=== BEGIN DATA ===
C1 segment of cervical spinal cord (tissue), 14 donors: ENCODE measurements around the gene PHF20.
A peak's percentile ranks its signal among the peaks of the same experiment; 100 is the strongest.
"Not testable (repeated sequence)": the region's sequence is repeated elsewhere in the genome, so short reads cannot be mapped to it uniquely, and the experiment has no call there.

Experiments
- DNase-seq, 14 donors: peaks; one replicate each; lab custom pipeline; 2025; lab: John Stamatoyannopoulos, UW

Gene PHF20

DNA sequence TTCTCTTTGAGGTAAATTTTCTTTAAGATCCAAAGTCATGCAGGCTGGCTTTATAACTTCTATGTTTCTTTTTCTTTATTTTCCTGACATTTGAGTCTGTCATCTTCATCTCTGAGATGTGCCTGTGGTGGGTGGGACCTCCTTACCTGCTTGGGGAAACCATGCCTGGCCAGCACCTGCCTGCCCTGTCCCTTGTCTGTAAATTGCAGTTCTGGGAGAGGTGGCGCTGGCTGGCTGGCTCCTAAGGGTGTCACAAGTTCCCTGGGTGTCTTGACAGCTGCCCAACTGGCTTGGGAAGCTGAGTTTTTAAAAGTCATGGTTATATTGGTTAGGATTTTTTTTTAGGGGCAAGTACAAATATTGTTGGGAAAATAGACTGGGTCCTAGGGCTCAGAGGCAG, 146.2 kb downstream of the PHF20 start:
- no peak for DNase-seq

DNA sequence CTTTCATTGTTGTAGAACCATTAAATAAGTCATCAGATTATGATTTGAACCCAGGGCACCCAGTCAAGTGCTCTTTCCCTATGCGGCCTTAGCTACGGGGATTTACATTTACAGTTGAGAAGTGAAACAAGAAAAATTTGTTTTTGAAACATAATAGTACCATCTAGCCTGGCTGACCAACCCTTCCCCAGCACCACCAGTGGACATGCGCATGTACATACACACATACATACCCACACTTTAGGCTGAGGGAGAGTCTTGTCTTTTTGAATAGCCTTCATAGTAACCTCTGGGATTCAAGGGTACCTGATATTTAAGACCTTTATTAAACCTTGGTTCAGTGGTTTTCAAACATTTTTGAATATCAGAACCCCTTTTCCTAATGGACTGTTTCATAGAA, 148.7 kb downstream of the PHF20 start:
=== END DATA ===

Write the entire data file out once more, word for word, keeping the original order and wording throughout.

C1 segment of cervical spinal cord (tissue), 14 donors: ENCODE measurements around the gene PHF20.
A peak's percentile ranks its signal among the peaks of the same experiment; 100 is the strongest.
"Not testable (repeated sequence)": the region's sequence is repeated elsewhere in the genome, so short reads cannot be mapped to it uniquely, and the experiment has no call there.

Experiments
- DNase-seq, 14 donors: peaks; one replicate each; lab custom pipeline; 2025; lab: John Stamatoyannopoulos, UW

Gene PHF20

DNA sequence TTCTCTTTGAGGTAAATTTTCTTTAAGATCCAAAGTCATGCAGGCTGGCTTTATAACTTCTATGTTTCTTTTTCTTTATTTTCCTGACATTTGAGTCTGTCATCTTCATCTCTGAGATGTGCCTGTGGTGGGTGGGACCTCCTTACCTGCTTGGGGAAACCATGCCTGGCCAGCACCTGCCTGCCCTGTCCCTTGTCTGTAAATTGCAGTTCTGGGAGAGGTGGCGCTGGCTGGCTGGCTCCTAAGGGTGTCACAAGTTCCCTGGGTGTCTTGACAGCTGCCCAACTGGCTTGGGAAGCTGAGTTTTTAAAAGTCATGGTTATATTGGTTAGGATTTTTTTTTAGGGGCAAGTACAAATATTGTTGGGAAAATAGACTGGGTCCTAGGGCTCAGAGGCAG, 146.2 kb downstream of the PHF20 start:
- no peak for DNase-seq

DNA sequence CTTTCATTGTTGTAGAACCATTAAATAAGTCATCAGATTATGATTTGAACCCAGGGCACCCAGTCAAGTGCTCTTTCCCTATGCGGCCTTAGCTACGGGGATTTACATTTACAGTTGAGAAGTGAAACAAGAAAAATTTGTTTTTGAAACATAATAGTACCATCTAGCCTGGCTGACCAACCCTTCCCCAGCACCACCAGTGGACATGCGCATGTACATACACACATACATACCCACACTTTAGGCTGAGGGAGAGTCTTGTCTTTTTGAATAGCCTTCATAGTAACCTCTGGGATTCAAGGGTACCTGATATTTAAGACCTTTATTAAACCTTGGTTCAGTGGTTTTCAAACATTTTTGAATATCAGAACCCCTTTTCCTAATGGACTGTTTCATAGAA, 148.7 kb downstream of the PHF20 start: